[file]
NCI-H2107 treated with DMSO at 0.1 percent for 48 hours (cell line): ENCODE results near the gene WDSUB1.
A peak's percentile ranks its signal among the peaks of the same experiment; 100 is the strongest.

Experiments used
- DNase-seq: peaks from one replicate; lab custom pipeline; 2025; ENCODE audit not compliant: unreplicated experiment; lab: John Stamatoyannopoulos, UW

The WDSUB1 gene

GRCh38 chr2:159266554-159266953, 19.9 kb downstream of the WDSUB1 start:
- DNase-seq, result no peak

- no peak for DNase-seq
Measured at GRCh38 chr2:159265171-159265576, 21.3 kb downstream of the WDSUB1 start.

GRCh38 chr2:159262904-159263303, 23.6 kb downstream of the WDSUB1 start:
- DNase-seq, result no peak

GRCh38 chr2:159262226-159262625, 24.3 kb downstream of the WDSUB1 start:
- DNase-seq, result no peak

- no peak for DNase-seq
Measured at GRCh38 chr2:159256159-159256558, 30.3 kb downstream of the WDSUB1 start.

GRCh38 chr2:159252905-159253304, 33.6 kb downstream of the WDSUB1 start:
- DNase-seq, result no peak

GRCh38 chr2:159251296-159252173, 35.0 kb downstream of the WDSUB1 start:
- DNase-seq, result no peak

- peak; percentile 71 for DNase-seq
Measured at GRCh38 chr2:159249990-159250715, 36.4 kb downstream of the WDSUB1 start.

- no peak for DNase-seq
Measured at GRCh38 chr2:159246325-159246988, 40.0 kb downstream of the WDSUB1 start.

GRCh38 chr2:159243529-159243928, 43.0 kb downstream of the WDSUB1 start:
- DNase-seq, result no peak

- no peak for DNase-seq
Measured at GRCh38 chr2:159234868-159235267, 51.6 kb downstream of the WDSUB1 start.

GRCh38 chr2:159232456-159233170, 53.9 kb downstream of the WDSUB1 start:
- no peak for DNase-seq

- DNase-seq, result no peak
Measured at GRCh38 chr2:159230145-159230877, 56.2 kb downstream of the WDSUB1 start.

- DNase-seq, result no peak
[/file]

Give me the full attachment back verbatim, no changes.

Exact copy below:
NCI-H2107 treated with DMSO at 0.1 percent for 48 hours (cell line): ENCODE results near the gene WDSUB1.
A peak's percentile ranks its signal among the peaks of the same experiment; 100 is the strongest.

Experiments used
- DNase-seq: peaks from one replicate; lab custom pipeline; 2025; ENCODE audit not compliant: unreplicated experiment; lab: John Stamatoyannopoulos, UW

The WDSUB1 gene

GRCh38 chr2:159266554-159266953, 19.9 kb downstream of the WDSUB1 start:
- DNase-seq, result no peak

- no peak for DNase-seq
Measured at GRCh38 chr2:159265171-159265576, 21.3 kb downstream of the WDSUB1 start.

GRCh38 chr2:159262904-159263303, 23.6 kb downstream of the WDSUB1 start:
- DNase-seq, result no peak

GRCh38 chr2:159262226-159262625, 24.3 kb downstream of the WDSUB1 start:
- DNase-seq, result no peak

- no peak for DNase-seq
Measured at GRCh38 chr2:159256159-159256558, 30.3 kb downstream of the WDSUB1 start.

GRCh38 chr2:159252905-159253304, 33.6 kb downstream of the WDSUB1 start:
- DNase-seq, result no peak

GRCh38 chr2:159251296-159252173, 35.0 kb downstream of the WDSUB1 start:
- DNase-seq, result no peak

- peak; percentile 71 for DNase-seq
Measured at GRCh38 chr2:159249990-159250715, 36.4 kb downstream of the WDSUB1 start.

- no peak for DNase-seq
Measured at GRCh38 chr2:159246325-159246988, 40.0 kb downstream of the WDSUB1 start.

GRCh38 chr2:159243529-159243928, 43.0 kb downstream of the WDSUB1 start:
- DNase-seq, result no peak

- no peak for DNase-seq
Measured at GRCh38 chr2:159234868-159235267, 51.6 kb downstream of the WDSUB1 start.

GRCh38 chr2:159232456-159233170, 53.9 kb downstream of the WDSUB1 start:
- no peak for DNase-seq

- DNase-seq, result no peak
Measured at GRCh38 chr2:159230145-159230877, 56.2 kb downstream of the WDSUB1 start.

- DNase-seq, result no peak